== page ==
Iceland

Corporate - Income determination

Last reviewed - 05 February 2020

Inventory valuation

The valuation method of raw materials and finished goods is on a first in first out (FIFO) basis or via the average cost method. When computing the value of produced goods, both direct and indirect production cost must be taken into account. For tax purposes, inventories can be further written down at a rate of 5% of calculated value.

Last in first out (LIFO) is not permitted.

Capital gains

Capital gains are treated as taxable income in the year that transfer of ownership occurs and, as such, taxed as part of the general corporate income. Capital gains are generally not subject to withholding tax (WHT). There are rules that allow full deduction of net capital gains from the sale of shares, so, in general, corporations are not subject to taxation on capital gains from sale of shares.

Dividend income

Dividend income is treated as taxable income and taxed as a part of corporate income. There are extensive rules that allow full deduction of the dividend, so, in general, corporations are not subject to taxation on dividends. Dividends are subject to WHT (currently 22%), which is a temporary payment towards the final tax assessment.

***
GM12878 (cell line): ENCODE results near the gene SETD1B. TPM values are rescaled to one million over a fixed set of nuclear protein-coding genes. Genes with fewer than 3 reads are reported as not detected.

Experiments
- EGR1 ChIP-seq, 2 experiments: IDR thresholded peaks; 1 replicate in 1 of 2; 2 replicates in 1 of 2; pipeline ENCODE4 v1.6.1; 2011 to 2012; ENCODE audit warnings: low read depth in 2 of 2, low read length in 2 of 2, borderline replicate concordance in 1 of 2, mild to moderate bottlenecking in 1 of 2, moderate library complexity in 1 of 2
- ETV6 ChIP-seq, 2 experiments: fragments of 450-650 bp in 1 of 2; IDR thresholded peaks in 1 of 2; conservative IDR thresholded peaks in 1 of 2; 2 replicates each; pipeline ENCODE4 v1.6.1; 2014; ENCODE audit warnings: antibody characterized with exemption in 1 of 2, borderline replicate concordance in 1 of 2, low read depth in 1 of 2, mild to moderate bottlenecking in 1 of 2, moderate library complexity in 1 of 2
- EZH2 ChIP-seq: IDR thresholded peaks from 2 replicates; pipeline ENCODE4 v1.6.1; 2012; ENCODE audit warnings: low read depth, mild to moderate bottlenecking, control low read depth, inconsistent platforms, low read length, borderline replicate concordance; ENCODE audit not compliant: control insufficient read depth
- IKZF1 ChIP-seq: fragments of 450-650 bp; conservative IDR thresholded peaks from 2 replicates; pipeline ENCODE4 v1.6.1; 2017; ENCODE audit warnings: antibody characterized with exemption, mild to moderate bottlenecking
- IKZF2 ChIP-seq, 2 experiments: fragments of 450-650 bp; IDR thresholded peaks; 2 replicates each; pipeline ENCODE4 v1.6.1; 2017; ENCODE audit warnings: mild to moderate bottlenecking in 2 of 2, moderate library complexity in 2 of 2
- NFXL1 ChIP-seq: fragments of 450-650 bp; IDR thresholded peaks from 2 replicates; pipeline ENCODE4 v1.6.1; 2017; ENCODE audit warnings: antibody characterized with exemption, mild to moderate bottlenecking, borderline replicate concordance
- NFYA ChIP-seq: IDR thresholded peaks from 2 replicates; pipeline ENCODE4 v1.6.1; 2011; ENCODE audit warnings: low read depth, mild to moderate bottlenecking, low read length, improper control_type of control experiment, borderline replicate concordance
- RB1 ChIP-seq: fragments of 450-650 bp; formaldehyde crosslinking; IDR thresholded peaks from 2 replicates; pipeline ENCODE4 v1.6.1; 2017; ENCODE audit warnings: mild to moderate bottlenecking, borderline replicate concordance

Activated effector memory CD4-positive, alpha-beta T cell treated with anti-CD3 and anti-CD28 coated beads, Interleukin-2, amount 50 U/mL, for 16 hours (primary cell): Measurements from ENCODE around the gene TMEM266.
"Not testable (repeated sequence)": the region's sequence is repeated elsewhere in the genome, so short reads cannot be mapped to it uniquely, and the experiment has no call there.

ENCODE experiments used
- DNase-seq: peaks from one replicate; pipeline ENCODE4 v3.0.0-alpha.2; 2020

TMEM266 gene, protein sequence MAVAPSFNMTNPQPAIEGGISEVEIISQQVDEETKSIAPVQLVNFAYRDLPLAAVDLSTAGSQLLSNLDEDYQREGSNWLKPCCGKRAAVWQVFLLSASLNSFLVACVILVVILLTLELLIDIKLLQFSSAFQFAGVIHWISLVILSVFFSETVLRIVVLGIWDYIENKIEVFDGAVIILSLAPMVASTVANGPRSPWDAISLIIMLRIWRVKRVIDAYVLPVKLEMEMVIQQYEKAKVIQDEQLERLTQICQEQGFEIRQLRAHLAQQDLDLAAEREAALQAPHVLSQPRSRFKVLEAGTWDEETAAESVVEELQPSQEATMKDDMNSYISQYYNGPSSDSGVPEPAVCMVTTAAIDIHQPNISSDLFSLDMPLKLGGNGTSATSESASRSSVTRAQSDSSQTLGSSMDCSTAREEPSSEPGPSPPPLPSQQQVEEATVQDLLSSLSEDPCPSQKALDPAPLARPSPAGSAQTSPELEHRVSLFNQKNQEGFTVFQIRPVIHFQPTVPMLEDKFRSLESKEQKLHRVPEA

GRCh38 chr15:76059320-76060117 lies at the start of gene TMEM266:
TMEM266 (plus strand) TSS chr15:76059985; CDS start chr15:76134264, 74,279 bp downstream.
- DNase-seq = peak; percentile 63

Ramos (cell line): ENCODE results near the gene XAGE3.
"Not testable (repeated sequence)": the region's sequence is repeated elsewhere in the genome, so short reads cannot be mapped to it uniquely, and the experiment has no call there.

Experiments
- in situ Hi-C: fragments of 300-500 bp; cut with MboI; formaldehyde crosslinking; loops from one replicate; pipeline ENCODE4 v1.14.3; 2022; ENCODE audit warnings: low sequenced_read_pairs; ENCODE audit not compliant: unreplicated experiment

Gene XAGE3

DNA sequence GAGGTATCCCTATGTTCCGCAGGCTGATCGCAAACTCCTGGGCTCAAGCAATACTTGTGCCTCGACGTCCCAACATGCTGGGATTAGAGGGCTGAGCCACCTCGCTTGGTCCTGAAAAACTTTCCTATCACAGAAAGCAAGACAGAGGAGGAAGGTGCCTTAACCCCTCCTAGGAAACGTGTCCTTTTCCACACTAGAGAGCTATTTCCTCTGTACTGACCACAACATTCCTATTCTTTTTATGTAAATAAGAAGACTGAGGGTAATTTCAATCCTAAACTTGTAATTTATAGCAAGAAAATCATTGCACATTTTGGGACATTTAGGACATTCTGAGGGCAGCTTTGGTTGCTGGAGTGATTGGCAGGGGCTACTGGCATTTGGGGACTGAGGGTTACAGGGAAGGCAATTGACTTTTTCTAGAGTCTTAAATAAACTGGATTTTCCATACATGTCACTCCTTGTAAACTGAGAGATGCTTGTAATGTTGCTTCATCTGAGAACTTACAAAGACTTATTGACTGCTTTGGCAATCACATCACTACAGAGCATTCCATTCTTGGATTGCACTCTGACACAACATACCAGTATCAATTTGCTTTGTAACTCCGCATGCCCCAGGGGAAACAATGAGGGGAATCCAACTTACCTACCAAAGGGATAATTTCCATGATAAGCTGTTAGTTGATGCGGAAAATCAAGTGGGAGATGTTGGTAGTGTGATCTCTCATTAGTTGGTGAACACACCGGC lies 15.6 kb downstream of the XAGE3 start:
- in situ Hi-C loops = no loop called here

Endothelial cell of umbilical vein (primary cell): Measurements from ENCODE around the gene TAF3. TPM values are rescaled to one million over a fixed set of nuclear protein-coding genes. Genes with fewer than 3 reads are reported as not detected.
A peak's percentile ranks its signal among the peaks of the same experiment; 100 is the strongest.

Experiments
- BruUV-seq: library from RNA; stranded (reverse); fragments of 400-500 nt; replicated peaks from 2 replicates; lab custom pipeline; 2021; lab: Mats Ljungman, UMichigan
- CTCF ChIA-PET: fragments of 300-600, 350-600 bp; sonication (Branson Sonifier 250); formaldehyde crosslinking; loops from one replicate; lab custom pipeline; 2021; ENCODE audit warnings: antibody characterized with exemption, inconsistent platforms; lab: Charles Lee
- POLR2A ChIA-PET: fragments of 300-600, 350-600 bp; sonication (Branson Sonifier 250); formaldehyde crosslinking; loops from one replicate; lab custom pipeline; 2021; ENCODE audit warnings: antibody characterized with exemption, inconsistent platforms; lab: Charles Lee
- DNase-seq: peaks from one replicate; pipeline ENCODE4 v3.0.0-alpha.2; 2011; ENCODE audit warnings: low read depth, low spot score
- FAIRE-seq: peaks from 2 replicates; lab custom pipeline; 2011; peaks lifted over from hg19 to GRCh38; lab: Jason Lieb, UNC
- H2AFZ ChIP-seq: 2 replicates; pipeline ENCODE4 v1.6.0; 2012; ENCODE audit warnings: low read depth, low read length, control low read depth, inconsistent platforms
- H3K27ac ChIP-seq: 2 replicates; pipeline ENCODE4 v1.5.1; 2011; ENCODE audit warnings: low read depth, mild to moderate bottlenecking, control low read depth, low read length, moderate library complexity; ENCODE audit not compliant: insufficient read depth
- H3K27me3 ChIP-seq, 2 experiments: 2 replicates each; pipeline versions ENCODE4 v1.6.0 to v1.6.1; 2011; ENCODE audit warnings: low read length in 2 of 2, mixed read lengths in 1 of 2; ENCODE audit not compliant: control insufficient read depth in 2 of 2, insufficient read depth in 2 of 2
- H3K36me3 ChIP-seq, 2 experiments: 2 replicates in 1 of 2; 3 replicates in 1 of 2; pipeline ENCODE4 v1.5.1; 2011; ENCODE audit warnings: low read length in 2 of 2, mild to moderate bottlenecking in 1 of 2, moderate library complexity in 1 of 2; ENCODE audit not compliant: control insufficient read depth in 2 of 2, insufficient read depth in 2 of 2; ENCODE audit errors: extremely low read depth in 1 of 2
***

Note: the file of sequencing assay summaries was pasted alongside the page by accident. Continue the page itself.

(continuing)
Interest income

Interest income derived from bank deposits, mutual and investment funds, bonds, or other financial deeds; any kind of exchange rate profit; and any other income from monetary assets are subject to 22% tax.

Interest income of foreign parties is subject to 12% WHT in Iceland.

Royalty income

Royalties paid to residents are taxed at the standard CIT rate. Gross royalties paid to a non-resident are taxable at the standard 22% CIT rate and subject to withholding.

Profit from derivatives

Profits from derivatives are treated as profits/losses from sales and are subject to 22% tax. Losses from derivatives can be used against profits from derivatives within the calendar year.

Foreign income

Income earned abroad is generally taxed as a part of corporate income since a resident company is subject to CIT on its worldwide income.

Controlled foreign company (CFC) rules stipulate that profits of companies in low-tax jurisdictions must pay income tax of such a profit in direct proportion to shares, regardless of distribution. A low-tax jurisdiction is defined as a jurisdiction where the CIT rate is less than two-thirds of Iceland’s CIT rate (i.e. 13.3%, being two-thirds of 20%). See Controlled foreign companies (CFCs) in the Group taxation section for more information.

Double taxation of foreign income is avoided either through tax treaties or domestic tax provisions.